Sunday, October 17, 2010

Let there be Brights: A Tribute to the New Atheists

The “new atheists” don’t have much good to say about religion. In fact, they’d love to see it all disappear! Jerry A. Coyne, Professor of Evolution at the University of Chicago, is no exception:

• “Science and faith are fundamentally incompatible, and for precisely the same reason that irrationality and rationality are incompatible. They are different forms of inquiry, with one only, science, equipped to find real truth. And while they may have a dialogue, it’s not a constructive one. Science helps religion only by disproving its claims…”
(All quotes taken from USA Today, Oct. 11, 2010, 11A).

According to Coyne, there is nothing to prove in favor of religion. Therefore, the one contribution of science is its disproof! Why does Coyne take such a one-sided stance? While he is correct that “irrationality and rationality are incompatible,” he associates religion entirely with irrationality and blind faith:

• “Note that almost all religions make specific claims about the world involving matters such as the existence of miracles, answered prayers, wonder-working saints and divine cures, virgin births, annunciations and resurrections. These factual claims, whose truth is the bedrock of belief, bring religion within the realm of scientific study. But rather than relying on reason and evidence to support them, faith relies on revelation, dogma and authority.”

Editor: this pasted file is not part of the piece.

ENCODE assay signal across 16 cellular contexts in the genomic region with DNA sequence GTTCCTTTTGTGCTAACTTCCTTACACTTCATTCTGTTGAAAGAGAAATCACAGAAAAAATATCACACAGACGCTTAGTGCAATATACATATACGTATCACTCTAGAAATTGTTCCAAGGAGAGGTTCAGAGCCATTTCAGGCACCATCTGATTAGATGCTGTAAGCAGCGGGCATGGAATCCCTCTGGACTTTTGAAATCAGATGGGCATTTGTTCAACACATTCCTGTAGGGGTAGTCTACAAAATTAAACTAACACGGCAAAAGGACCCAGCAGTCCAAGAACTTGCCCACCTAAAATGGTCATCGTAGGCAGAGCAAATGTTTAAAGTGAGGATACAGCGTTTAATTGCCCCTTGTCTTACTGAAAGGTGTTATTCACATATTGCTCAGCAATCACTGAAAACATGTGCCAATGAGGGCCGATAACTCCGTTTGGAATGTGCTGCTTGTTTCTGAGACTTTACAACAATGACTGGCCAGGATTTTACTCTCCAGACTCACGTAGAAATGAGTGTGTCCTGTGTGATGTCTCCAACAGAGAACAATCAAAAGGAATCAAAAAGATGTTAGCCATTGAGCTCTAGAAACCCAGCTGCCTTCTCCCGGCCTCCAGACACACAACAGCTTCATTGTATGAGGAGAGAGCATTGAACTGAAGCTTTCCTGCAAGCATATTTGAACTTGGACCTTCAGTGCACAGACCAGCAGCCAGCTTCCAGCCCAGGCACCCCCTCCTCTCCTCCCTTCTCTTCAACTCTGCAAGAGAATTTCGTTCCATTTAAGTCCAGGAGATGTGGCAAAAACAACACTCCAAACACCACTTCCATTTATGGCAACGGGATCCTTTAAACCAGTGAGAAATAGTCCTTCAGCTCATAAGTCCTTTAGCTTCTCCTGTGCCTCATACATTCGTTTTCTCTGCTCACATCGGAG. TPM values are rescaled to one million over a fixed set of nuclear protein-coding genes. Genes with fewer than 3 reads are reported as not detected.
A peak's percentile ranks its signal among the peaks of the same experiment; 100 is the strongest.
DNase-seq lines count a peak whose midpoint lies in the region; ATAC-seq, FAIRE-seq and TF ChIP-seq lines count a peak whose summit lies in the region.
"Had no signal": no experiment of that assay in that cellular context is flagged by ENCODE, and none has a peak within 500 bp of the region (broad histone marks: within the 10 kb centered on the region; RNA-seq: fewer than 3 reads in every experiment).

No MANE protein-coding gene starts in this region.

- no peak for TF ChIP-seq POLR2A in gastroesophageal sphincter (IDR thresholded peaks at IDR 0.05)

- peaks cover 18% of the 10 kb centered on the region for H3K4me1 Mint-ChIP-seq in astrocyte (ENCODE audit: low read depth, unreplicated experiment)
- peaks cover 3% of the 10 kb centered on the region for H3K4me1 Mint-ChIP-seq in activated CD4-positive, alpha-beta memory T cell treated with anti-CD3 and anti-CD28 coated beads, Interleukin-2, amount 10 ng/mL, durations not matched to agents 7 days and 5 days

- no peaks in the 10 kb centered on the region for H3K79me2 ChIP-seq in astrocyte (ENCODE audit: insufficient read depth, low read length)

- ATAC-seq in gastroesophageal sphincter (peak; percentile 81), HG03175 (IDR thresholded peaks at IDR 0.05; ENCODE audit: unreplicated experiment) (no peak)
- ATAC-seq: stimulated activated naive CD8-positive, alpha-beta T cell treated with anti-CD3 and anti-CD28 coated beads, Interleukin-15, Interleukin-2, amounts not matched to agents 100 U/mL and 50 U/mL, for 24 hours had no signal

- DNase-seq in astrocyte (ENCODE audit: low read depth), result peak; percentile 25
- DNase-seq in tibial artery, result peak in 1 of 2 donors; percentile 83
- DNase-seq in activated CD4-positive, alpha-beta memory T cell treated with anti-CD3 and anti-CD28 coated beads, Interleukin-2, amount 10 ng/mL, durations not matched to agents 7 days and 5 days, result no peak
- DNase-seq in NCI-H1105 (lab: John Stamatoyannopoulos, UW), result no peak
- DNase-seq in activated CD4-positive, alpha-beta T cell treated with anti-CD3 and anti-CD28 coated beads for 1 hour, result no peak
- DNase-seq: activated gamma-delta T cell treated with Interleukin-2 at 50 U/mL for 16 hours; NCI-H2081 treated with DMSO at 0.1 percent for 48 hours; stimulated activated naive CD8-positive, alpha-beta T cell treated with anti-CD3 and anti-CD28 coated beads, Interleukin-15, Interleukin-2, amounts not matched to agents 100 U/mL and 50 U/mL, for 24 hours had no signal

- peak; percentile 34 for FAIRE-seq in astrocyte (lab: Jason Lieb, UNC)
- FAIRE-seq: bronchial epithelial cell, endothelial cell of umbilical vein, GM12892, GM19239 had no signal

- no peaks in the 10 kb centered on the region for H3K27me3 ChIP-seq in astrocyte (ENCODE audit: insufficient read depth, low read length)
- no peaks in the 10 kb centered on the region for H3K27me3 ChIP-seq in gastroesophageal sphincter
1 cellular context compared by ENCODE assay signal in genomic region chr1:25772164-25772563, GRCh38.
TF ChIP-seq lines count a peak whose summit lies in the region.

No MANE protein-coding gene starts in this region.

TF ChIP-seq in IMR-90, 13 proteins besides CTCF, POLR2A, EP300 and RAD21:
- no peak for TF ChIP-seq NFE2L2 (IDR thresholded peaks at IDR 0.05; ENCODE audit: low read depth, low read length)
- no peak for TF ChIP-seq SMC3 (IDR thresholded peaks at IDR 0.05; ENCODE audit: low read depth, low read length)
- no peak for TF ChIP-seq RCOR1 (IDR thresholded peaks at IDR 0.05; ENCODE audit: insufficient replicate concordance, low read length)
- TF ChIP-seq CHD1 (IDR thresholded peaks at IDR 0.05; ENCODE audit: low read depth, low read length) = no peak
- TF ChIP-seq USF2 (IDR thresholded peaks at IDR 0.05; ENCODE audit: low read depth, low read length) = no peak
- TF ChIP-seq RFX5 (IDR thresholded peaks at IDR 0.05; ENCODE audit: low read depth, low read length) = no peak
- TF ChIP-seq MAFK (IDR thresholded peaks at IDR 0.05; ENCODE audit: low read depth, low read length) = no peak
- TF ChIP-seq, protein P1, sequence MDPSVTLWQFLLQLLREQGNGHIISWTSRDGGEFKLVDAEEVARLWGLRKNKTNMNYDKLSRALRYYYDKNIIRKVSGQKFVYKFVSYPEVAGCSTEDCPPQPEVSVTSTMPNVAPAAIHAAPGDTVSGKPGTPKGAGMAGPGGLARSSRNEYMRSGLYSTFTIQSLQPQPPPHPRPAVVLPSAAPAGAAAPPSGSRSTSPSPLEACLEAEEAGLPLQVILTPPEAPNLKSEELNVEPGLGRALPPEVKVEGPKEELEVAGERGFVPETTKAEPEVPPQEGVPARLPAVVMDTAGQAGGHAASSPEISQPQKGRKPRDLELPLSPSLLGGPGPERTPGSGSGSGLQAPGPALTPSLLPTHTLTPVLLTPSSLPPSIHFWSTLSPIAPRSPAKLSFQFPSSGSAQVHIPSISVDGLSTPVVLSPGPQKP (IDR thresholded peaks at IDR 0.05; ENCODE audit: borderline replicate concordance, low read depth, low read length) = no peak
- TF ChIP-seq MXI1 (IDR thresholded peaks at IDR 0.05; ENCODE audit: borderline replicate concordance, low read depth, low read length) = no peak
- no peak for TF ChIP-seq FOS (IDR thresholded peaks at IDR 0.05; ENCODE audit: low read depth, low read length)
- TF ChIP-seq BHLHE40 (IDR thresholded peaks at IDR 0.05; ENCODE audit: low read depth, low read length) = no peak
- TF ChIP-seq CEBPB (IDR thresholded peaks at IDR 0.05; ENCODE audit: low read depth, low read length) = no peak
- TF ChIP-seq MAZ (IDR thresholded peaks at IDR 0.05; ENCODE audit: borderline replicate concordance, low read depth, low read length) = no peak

How can Coyne make such a demeaning claim? He calls Hebrews 11:1 to his defense: “Now faith is being sure of what we hope for and certain of what we do not see.”

While it is true that the Christian ultimately walks by faith – sometimes the darkness of our trials is not penetrable by the light of reason and facts – this doesn’t mean that our faith isn’t undergirded by solid evidential reasons for this faith! Elsewhere, the Book of Hebrews insists that we do have an evidential foundation for our faith:

• “This salvation, which was first announced by the Lord, was confirmed to us by those who heard him. God also testified to it by signs, wonders and various miracles, and gifts of the Holy Spirit distributed according to his will”
(Hebrews 2:3-4).

Our Lord never expected us to believe without reasons-to-believe! In so many ways, Jesus taught us to not believe without evidences: “Do not believe me unless I do what my Father does” (John 10:37; also John 5:31-38). He also provided the evidences of fulfilled prophecy as a basis for faith: